German Nuclear Plants to Close.

Discussion in 'Economics' started by morganist, May 30, 2011.

  1. I thought this was interesting. It just goes to show the impact of the Japanese nuclear meltdown. I wonder how much it will cost them to shut them down and the alternatives they will use. Perhaps investment in German energy comapnies that provides gas or oil or coal might be a good investment.

    http://www.bbc.co.uk/news/world-europe-13592208
     
  2. Bob111

    Bob111

    i bought some UNG around 10.5 for exact same reasons. US will follow..expecting demand to rise + if oil stay this high, i'm pretty sure there will be a lot of cars in US running on nat gas.

    http://www.truckinginfo.com/news/news-detail.asp?news_id=73452

    if they adapt this-there is will be only one way for UNG- UP
     
  3. jprad

    jprad

    This is a classic case of political pandering. My guess is that within a few years Germany's going to completely reverse this move.

    It's simple math. 23% of Germany's electricity comes from 17 nuclear power plants. One was already off-line due to problems, the other seven were shut down after Fukushima.

    That leaves 9 operational units. Assuming the 23% was provided equally by the 16 that were originally operational they've lost 10% of total electric capacity.

    Wait until summer and let's see some rolling blackouts...
     
  4. Actually Germany is a net exporter of electricity, so some of the plants aren't needed.

    Plus they are leaders of the world in deploying solar PV, which they already have 17 Gigawatts installed and they're continuing to expand in that area to meet their Kyoto targets.
     
  5. Bob111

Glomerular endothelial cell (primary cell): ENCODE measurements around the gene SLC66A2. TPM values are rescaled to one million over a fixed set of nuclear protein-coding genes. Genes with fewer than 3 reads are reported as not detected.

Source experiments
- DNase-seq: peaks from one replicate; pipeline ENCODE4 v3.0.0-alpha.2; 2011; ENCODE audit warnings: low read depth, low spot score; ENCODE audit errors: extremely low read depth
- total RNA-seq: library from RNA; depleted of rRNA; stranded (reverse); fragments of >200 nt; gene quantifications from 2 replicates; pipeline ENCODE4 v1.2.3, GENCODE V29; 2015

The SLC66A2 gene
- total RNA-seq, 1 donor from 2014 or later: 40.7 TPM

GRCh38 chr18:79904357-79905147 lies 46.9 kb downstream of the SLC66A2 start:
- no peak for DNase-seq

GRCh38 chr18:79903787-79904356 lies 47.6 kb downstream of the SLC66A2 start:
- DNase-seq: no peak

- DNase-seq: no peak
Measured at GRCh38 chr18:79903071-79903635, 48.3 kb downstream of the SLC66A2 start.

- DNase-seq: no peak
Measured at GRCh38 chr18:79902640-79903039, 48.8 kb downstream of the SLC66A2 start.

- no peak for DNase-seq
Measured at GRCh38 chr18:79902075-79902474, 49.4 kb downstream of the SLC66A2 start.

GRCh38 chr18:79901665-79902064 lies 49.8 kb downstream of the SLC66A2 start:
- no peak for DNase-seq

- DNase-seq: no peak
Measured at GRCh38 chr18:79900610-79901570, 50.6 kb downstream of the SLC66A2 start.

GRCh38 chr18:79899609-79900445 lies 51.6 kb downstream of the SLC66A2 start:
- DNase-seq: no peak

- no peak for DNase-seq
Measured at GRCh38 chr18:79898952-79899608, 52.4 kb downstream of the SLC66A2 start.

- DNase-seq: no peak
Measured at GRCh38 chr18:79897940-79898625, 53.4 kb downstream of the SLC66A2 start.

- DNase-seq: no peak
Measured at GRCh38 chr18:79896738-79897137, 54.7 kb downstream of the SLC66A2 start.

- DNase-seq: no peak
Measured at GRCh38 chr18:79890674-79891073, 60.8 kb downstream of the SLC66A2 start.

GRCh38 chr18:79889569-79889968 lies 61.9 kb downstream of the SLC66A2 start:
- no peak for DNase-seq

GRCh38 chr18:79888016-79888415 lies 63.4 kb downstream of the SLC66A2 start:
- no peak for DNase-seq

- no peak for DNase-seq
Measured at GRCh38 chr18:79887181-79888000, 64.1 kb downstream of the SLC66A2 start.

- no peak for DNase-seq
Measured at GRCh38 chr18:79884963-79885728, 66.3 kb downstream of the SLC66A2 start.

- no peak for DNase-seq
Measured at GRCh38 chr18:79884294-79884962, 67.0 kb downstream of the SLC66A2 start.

Bob111

  6. jprad

    jprad

    Sound bites are great but, numbers tell an entirely different story.

    First, PV. Yep, Germany's gone all-in and 17TWh is a lot. But, in the scheme of things it's only 2% of Germany's total electric generation, which is around 600TWh.

    Second, yes again, Germany is a net exporter of electricity. But, that amount is only 12TWh.

    Since nuclear power produces 23% of Germany's electricity the loss of 7 of 17 operational reactors means that they've lost about 60TWh of capacity.

    But, because they consume around 550TWh it means that the loss of those reactors could put them at a net deficit. If that's the case then come the summer there will be rolling blackouts.
     
  7. Doesn't this woman have like an approval rating of 23% right now?

    Maybe we can use her for fuel - all that hot air.
     
  8. You're confusing Gigawatts with Terawatts with Terawatt hours, so your math is very confused.
     
  9. BSAM

    BSAM

    Good move by Germany.

    Anyone else here anti-nuke plants?
     
  10. Yes, the catalog of postponed issues, mistakes, mishaps, and near catastrophes surrounding nuclear power only reenforces my impression that the we are not conscientious stewards for our future.
     
    #10     May 30, 2011